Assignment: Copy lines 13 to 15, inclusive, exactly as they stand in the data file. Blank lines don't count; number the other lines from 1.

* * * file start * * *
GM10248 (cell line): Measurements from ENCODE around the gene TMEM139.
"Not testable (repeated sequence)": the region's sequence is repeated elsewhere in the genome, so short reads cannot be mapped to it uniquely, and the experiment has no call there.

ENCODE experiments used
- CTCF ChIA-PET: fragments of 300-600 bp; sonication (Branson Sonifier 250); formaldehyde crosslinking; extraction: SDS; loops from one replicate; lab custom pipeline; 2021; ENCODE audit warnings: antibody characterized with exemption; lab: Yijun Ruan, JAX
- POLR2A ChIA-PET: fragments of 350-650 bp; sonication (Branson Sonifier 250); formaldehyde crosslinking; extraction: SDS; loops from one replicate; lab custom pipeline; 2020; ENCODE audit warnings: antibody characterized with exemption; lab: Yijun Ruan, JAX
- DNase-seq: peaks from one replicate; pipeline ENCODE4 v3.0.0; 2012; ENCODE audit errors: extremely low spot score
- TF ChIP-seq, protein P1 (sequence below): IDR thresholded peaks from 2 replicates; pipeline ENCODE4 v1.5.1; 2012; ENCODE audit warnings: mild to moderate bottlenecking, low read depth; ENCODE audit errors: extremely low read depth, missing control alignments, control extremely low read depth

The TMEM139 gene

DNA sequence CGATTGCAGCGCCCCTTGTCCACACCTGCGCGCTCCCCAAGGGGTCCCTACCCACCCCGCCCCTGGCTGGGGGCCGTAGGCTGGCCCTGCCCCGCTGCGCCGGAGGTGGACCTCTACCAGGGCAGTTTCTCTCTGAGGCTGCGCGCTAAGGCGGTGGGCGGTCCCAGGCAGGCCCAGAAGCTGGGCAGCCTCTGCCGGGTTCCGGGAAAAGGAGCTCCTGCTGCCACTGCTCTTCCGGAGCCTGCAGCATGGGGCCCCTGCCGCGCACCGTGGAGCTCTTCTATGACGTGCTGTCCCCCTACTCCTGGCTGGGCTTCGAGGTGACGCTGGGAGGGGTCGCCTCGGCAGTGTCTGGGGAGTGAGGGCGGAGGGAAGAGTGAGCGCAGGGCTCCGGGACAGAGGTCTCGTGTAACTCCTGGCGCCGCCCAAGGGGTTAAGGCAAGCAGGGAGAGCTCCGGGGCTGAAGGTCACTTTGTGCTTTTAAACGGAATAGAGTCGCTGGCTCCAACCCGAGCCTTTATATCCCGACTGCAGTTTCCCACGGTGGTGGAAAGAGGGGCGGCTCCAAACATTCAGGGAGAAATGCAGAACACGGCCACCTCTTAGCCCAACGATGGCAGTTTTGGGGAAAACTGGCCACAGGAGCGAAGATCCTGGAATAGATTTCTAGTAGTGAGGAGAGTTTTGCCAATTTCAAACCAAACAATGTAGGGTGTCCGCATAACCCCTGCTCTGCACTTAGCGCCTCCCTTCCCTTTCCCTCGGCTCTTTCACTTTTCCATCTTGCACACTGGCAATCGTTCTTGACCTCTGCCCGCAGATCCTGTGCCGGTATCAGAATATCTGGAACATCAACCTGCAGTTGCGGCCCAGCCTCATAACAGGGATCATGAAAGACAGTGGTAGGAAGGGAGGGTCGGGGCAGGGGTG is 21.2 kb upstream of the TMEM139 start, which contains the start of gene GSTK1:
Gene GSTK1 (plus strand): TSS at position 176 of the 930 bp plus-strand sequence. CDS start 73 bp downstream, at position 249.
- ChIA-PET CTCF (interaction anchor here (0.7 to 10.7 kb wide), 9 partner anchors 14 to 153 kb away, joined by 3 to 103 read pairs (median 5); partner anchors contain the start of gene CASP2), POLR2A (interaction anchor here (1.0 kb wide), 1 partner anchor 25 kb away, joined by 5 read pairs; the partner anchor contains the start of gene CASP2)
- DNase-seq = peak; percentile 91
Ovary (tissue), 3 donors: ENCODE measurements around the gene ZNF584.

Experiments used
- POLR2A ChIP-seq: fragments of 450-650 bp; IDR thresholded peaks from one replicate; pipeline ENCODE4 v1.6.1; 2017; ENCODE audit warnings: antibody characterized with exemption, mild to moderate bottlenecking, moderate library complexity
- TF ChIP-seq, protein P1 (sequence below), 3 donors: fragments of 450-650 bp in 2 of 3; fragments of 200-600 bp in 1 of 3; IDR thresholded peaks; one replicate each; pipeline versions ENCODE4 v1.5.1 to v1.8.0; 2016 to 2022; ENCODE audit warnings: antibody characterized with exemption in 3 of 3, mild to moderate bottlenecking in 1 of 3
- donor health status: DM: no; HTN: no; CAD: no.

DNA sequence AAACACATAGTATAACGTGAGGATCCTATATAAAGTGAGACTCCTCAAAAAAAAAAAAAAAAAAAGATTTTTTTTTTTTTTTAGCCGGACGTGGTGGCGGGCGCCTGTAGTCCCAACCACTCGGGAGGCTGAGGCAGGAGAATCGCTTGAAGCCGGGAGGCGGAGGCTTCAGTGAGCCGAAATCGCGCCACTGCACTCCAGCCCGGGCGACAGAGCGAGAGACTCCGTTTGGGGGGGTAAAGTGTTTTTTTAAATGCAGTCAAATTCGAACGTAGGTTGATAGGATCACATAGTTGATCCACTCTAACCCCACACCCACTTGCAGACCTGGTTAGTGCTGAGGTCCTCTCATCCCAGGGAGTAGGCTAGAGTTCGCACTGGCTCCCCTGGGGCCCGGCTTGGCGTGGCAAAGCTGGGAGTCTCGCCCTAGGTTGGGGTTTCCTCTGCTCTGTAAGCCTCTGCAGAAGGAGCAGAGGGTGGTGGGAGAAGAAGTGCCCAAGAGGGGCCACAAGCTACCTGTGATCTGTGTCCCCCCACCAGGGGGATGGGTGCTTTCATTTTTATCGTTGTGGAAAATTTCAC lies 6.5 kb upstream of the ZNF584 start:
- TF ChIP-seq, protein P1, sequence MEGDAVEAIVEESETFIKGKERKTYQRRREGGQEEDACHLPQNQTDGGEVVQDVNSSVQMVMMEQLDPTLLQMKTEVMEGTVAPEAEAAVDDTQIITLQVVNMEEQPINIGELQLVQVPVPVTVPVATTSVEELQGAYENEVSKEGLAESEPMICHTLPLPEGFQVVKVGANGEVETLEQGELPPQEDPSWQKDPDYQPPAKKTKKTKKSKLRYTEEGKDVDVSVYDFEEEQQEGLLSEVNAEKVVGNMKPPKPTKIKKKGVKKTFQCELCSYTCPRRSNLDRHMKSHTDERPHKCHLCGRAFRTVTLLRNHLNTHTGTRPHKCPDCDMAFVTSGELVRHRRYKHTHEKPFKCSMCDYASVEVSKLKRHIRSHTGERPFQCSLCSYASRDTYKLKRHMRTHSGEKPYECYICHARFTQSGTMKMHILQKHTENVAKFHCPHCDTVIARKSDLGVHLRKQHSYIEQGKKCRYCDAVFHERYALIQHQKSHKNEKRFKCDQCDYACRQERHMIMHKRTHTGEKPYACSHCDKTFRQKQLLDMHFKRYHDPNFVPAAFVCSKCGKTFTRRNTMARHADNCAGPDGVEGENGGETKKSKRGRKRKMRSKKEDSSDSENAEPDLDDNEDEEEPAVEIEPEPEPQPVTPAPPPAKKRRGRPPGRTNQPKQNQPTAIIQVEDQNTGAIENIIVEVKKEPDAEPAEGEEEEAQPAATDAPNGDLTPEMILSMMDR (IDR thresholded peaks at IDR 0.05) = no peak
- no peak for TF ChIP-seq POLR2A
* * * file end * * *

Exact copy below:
Ovary (tissue), 3 donors: ENCODE measurements around the gene ZNF584.

Experiments used
- POLR2A ChIP-seq: fragments of 450-650 bp; IDR thresholded peaks from one replicate; pipeline ENCODE4 v1.6.1; 2017; ENCODE audit warnings: antibody characterized with exemption, mild to moderate bottlenecking, moderate library complexity